Plaintiff received her third reprimand on April 5, 2013. (Id., Ex. 10, at 66.) Plaintiff had been assigned to prepare and perform a Power Point presentation on the challenges of being a female police officer, which was due April 4, 2013. (Marcum Dep. at 46, 57.) Plaintiff concedes she knew about the assignment and its formatting requirements but maintains she was not given a due date until 24 hours before the deadline. (Id.) When the deadline came, Plaintiff handed in "a few pages in Word format which looked like they had been put together hurriedly.'' (Scholl Aff. ¶ 8.) After Chief Scholl complained about the format, Plaintiff said she had a PowerPoint version on a thumb drive at home. (Marcum Dep. at 52-53.) When Plaintiff returned with the thumb drive, Chief Scholl discovered the file on the drive was also in Word format. (Id. at 54) Plaintiff insists that while she made a PowerPoint presentation, she accidentally converted the file by saving her draft in Word format. (Id. at 51.)

         Plaintiff's problems at work escalated toward the end of June 2013. On June 17, Plaintiff was reprimanded for failing to maintain her patrol car. (Id., Ex. 12, at 71.) Plaintiff was also reprimanded after calling in sick three days in a row. (Adams Dep., Doc. 32-7, at 30; Scholl Dep., Ex. 20, at 47.) When Corporal John Adams, Plaintiff's supervisor, told her she would need a doctor's note, Plaintiff responded, "[f]uck them if they don't like it. There's not a damn thing they can do about it."[3] (Marcum Dep., Ex. 11, at 69.) Moreover, when Plaintiff returned to work, her doctor's note only addressed one absence. Plaintiff was given two reprimands for this episode: one for her insufficient doctor's note[4] and one for her reaction to Corporal Adams.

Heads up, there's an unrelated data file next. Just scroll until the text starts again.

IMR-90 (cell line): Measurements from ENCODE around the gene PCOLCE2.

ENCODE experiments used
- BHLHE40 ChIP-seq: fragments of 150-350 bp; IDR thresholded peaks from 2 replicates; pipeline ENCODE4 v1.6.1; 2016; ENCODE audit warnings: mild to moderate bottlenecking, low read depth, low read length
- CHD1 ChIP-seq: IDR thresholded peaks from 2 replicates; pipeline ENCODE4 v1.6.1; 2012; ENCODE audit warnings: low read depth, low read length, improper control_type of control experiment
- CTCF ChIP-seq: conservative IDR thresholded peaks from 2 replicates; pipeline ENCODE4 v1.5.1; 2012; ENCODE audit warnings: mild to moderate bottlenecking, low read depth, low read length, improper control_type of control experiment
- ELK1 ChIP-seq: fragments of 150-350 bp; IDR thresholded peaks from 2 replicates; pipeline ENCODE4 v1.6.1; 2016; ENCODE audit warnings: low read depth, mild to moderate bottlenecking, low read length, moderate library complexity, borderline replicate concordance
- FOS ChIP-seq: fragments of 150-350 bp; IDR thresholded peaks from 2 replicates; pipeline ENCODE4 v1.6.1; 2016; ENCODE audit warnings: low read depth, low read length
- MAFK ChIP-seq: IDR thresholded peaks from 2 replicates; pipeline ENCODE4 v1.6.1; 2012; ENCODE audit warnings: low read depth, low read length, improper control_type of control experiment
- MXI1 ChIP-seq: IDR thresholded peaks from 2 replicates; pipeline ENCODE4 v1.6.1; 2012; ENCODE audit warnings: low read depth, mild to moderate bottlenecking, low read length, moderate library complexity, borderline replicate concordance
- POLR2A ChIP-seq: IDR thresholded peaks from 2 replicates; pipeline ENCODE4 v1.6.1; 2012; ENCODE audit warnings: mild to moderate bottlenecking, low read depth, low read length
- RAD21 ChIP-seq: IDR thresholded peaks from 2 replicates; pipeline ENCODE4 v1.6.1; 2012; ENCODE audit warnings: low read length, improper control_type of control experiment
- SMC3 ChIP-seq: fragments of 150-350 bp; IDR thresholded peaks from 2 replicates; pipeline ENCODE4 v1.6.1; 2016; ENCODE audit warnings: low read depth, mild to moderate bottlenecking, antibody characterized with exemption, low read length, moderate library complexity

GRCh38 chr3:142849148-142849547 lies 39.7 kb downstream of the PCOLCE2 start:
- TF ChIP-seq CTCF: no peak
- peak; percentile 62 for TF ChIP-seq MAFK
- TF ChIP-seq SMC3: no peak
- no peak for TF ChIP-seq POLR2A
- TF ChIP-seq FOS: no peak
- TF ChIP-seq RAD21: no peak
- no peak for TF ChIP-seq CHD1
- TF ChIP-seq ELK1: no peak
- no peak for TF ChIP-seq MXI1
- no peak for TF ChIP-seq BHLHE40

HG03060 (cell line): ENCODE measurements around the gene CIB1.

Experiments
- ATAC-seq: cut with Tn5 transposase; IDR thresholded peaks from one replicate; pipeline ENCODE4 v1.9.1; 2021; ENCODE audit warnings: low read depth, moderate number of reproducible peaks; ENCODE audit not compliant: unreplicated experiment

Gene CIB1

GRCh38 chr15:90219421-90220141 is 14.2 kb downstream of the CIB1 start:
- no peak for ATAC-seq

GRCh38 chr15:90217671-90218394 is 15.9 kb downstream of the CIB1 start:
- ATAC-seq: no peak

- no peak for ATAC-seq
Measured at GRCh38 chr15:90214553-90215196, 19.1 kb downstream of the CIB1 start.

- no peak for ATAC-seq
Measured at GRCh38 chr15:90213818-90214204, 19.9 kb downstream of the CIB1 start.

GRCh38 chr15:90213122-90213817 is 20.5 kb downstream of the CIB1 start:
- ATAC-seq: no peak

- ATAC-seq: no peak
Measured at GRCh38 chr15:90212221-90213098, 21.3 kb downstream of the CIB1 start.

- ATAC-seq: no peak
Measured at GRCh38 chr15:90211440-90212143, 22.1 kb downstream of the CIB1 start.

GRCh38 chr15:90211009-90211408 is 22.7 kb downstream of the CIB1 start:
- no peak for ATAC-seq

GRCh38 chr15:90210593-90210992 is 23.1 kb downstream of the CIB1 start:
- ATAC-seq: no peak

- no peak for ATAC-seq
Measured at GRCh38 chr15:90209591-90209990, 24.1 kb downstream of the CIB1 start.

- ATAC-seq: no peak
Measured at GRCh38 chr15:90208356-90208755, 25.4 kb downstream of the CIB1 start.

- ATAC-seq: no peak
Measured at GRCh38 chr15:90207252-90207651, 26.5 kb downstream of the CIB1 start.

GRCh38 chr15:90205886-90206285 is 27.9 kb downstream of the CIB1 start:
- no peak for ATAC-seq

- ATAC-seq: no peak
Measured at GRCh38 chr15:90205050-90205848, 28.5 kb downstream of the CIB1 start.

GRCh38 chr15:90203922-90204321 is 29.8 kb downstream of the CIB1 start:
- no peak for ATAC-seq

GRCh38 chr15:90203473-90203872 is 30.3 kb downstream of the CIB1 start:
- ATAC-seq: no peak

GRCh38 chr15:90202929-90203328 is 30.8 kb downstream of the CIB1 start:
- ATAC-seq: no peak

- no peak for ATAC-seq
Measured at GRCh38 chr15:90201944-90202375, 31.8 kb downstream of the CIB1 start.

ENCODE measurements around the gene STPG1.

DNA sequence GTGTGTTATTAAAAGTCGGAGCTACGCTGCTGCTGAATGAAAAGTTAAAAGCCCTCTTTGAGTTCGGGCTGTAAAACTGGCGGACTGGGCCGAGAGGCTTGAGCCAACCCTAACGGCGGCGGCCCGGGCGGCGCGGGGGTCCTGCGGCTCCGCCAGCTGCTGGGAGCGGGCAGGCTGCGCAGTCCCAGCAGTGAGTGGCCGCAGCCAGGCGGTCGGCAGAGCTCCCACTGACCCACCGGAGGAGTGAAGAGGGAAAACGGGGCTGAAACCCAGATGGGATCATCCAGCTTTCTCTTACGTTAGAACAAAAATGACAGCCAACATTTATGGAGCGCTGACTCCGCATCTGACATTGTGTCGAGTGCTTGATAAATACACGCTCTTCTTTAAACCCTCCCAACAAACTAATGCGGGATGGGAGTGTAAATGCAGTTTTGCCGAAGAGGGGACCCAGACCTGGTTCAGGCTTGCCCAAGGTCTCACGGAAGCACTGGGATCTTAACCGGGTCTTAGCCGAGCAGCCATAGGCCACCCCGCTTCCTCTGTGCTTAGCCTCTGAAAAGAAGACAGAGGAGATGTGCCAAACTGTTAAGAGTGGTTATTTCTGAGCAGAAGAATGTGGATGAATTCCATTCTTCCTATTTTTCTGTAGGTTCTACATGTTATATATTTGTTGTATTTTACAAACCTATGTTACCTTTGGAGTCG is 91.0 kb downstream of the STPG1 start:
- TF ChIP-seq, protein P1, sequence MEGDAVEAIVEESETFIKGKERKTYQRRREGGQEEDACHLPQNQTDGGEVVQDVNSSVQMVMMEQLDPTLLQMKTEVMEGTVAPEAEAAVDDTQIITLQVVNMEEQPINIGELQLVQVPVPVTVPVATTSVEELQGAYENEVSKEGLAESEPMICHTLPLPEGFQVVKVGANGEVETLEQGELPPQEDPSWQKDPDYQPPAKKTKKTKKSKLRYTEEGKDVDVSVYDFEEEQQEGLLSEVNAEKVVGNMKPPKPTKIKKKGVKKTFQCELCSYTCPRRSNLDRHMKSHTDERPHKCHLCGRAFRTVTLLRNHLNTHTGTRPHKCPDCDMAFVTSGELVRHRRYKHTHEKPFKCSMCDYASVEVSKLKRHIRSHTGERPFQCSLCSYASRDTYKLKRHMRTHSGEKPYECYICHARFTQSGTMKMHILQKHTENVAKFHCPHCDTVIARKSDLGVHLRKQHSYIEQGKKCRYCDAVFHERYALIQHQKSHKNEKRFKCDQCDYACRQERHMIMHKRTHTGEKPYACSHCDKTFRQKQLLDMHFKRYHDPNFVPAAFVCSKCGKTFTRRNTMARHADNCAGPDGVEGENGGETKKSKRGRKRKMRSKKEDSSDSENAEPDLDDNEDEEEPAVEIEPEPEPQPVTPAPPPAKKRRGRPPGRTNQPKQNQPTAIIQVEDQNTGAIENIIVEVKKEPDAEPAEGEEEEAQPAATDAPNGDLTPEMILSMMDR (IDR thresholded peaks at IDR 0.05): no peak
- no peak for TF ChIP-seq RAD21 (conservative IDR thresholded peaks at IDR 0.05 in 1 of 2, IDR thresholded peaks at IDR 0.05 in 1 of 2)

On June 18, 2013, Plaintiff was placed on administrative leave pending an internal affairs investigation into her failure to complete an incident report about a stolen trailer. (Id., Ex. 14, at 79.) The investigators found that Plaintiff failed to follow standard procedure for filing information, and on June 20, Plaintiff was suspended without pay for three days.[5] (Id.) When Chief Scholl tried to give Plaintiff her suspension notice, she refused to sign and claimed that CRPD policy entitled her to a copy of the internal affairs report. (Scholl Dep. at 43-44.) Chief Scholl ordered Plaintiff to leave the building but Plaintiff remained outside his office talking on her cell phone until Sergeant Jose Ramirez arrived to escort her off CRPD premises. (Marcum Dep. at 68.) This incident led to Plaintiff's seventh reprimand and another three-day suspension without pay, which began on June 26. (Id., Ex. 15, at 81.)